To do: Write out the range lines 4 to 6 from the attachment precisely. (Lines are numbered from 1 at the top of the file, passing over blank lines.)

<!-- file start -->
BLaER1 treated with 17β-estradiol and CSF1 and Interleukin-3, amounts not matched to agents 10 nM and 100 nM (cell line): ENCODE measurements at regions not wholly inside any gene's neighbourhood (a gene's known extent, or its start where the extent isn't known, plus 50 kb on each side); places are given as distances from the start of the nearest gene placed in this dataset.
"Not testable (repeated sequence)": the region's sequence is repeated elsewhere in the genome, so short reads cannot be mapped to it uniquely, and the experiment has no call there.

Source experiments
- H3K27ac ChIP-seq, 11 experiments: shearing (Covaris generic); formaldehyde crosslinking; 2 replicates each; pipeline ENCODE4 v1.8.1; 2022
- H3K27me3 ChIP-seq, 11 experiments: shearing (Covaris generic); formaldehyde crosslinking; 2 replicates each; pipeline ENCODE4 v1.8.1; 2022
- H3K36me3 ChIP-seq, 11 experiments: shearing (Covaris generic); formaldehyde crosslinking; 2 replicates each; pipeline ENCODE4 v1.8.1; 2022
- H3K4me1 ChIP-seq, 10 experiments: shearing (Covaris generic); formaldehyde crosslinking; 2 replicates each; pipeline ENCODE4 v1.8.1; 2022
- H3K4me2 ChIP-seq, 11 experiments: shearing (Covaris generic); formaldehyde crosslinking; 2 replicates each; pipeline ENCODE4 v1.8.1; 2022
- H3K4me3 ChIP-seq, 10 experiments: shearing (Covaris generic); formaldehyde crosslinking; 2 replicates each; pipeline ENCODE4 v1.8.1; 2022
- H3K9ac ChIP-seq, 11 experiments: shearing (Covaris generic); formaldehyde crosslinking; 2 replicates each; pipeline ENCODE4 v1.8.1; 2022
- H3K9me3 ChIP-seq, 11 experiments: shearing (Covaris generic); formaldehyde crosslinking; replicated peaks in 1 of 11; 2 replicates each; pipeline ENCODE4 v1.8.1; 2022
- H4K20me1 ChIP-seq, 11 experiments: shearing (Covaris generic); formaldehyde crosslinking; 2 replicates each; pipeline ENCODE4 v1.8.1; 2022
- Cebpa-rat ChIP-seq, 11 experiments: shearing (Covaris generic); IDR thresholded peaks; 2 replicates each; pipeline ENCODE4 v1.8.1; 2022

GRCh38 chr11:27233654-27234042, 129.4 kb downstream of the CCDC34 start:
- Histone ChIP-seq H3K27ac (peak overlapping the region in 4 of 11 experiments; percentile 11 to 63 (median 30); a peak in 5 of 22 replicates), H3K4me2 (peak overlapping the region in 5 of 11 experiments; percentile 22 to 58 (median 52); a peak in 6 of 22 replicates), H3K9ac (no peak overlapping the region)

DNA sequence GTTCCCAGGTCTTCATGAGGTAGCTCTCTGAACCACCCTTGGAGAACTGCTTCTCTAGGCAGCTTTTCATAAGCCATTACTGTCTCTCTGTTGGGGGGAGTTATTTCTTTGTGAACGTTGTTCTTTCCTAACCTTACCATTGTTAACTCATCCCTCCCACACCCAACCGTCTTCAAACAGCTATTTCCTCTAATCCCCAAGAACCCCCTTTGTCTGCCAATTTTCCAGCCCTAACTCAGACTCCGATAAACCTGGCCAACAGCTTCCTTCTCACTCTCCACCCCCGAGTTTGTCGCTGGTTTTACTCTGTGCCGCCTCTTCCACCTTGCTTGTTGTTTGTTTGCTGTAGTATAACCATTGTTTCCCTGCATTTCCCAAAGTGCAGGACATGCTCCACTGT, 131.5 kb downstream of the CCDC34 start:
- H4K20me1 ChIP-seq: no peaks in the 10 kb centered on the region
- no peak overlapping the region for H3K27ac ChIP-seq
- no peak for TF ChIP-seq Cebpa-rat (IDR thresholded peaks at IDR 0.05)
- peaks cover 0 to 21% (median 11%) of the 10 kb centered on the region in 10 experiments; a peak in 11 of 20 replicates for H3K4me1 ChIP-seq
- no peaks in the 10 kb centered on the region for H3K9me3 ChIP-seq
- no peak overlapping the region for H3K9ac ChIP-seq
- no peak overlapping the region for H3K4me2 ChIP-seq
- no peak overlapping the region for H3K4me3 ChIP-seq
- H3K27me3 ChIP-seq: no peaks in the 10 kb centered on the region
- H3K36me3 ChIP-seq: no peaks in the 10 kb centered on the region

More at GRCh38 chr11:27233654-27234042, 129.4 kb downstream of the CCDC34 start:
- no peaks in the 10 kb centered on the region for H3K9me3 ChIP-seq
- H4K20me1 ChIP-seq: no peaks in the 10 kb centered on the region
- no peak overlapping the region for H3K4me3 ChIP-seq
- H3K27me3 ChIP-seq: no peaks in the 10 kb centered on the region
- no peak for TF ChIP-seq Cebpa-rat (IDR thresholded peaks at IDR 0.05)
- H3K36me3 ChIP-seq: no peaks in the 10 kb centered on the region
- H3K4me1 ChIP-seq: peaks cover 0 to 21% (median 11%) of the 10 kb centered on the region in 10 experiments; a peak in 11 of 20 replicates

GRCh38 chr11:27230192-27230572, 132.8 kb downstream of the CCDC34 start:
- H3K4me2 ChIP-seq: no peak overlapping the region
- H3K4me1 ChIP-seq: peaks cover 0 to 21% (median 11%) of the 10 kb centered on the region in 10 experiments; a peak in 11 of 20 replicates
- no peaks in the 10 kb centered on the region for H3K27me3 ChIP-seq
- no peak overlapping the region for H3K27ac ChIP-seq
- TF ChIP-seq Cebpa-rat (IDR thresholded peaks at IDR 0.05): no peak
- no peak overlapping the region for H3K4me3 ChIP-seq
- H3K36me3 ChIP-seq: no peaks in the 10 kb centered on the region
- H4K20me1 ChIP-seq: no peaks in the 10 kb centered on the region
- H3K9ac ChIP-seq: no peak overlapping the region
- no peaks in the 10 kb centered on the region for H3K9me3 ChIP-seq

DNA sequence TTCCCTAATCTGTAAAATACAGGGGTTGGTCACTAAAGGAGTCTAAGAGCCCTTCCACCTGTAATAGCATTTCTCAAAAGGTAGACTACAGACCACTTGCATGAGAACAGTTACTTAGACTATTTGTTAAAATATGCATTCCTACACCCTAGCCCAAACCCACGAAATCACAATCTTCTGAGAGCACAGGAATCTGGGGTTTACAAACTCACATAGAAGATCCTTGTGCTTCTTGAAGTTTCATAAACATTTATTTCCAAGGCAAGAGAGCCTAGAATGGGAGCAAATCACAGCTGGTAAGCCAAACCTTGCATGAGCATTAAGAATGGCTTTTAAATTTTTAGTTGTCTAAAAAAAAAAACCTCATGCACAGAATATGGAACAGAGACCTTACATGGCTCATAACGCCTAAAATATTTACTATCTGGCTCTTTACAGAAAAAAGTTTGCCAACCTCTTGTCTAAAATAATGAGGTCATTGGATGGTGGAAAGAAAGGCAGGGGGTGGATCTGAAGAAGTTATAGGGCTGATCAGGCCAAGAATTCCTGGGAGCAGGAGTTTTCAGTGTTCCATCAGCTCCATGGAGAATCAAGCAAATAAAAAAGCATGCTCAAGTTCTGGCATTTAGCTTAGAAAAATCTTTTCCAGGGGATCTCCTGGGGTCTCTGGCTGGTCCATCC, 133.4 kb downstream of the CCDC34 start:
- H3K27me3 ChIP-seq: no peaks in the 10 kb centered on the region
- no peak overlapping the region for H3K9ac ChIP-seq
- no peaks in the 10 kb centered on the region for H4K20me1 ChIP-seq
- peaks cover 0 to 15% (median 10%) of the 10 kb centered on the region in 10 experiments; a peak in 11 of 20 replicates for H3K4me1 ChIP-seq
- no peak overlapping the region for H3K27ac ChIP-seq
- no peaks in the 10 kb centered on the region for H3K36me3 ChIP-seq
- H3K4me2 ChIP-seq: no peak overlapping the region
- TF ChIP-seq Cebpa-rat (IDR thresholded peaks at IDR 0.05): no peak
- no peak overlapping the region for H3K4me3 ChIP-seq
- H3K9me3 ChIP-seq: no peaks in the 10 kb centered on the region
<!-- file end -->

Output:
- H3K27ac ChIP-seq, 11 experiments: shearing (Covaris generic); formaldehyde crosslinking; 2 replicates each; pipeline ENCODE4 v1.8.1; 2022
- H3K27me3 ChIP-seq, 11 experiments: shearing (Covaris generic); formaldehyde crosslinking; 2 replicates each; pipeline ENCODE4 v1.8.1; 2022
- H3K36me3 ChIP-seq, 11 experiments: shearing (Covaris generic); formaldehyde crosslinking; 2 replicates each; pipeline ENCODE4 v1.8.1; 2022